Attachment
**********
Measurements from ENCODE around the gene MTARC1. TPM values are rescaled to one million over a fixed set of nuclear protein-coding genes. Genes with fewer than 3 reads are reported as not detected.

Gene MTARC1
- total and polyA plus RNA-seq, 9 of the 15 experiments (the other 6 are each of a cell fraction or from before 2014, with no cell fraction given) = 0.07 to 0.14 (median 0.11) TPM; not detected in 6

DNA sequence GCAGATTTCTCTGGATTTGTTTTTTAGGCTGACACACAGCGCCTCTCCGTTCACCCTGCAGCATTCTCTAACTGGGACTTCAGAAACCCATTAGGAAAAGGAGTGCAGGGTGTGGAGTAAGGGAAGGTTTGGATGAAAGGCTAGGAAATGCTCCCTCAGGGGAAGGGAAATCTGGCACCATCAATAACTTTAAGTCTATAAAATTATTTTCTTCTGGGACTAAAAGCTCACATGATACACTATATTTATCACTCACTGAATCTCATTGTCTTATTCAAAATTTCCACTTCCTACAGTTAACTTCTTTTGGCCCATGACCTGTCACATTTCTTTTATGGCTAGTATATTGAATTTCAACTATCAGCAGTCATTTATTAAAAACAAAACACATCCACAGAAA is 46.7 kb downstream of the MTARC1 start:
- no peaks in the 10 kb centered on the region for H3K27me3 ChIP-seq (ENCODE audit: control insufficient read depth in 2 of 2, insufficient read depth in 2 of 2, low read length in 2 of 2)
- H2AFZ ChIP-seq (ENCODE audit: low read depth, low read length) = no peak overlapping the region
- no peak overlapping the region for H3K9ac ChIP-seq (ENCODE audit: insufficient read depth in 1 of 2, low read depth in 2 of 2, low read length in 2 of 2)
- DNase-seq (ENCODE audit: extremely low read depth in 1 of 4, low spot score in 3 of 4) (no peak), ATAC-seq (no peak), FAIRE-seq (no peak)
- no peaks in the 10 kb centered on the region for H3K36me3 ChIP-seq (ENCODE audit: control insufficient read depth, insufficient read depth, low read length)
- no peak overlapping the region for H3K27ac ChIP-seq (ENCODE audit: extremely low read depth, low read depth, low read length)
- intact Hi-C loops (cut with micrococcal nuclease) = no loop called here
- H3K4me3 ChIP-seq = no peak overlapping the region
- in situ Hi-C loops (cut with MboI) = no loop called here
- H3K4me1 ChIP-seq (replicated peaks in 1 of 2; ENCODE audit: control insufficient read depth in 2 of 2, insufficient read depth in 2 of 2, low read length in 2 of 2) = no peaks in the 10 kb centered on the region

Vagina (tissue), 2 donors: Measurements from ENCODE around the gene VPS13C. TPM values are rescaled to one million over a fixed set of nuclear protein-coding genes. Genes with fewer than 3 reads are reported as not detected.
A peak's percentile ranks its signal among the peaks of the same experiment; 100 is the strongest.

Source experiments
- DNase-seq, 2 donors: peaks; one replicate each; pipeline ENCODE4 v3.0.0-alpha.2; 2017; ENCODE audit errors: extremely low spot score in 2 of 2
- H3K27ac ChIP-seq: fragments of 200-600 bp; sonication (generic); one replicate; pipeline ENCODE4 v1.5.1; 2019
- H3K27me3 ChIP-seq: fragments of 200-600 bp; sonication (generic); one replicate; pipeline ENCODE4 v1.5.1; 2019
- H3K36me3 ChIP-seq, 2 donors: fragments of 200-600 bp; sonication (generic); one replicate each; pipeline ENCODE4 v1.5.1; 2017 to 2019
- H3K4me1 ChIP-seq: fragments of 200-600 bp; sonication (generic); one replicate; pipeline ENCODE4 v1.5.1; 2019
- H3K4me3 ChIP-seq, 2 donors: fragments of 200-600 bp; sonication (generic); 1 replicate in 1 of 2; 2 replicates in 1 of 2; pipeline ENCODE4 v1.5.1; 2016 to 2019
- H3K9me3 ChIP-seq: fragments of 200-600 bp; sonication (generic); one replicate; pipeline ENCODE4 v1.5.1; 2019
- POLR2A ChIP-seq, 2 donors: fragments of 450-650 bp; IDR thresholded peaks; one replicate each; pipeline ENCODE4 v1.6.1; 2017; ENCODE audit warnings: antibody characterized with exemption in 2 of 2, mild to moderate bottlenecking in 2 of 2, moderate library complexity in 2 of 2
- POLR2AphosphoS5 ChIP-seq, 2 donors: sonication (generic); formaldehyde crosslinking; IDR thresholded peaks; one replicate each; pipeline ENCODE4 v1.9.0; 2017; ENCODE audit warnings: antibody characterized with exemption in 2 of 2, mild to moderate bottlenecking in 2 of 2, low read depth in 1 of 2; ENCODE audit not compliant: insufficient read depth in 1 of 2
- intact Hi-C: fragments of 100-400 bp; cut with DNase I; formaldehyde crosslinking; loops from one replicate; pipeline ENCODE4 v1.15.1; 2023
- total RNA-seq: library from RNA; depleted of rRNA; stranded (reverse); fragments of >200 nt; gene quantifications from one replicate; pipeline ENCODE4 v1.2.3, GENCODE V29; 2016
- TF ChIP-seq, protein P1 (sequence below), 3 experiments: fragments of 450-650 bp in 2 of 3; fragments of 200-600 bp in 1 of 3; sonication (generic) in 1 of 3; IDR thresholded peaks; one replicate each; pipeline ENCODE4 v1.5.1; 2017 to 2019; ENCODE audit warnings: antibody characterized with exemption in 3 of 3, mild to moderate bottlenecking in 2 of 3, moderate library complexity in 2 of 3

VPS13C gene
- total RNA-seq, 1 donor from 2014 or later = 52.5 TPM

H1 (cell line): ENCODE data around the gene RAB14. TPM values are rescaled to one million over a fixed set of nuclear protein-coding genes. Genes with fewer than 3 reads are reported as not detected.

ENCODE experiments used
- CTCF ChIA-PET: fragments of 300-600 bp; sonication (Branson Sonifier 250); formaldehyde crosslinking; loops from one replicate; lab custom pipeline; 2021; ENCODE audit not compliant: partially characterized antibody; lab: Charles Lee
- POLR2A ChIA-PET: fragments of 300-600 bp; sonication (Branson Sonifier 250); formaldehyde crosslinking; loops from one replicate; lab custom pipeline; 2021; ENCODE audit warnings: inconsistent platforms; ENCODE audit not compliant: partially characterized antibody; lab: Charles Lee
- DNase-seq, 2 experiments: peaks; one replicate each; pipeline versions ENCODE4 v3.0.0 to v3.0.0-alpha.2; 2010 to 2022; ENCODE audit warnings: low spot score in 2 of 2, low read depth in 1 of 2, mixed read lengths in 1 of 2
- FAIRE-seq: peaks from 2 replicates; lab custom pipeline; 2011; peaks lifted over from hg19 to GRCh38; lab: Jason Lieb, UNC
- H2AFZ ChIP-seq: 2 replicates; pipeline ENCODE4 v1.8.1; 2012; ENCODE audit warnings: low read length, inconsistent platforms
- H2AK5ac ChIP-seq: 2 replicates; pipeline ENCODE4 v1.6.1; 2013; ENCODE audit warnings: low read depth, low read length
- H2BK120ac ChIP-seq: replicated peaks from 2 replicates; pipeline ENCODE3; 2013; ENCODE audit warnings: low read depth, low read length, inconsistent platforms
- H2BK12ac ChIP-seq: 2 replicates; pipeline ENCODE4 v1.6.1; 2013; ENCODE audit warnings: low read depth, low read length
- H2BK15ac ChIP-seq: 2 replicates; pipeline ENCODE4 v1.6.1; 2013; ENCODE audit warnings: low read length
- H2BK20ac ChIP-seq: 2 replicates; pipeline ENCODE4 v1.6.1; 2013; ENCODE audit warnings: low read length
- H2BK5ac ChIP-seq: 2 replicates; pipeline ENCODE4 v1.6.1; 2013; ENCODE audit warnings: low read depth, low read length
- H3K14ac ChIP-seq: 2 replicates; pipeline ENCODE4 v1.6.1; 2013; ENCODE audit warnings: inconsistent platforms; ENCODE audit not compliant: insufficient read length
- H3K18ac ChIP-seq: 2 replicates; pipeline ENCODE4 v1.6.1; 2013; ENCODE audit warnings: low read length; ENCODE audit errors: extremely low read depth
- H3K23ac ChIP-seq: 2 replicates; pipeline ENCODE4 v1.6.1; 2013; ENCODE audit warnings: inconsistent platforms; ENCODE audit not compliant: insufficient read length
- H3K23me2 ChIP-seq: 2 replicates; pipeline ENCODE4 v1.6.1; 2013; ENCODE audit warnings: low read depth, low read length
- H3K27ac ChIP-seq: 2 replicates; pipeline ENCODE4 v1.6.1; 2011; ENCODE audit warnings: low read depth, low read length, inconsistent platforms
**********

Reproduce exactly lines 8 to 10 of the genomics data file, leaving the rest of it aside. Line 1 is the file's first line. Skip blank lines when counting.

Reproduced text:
- DNase-seq (ENCODE audit: extremely low read depth in 1 of 4, low spot score in 3 of 4) (no peak), ATAC-seq (no peak), FAIRE-seq (no peak)
- no peaks in the 10 kb centered on the region for H3K36me3 ChIP-seq (ENCODE audit: control insufficient read depth, insufficient read depth, low read length)
- no peak overlapping the region for H3K27ac ChIP-seq (ENCODE audit: extremely low read depth, low read depth, low read length)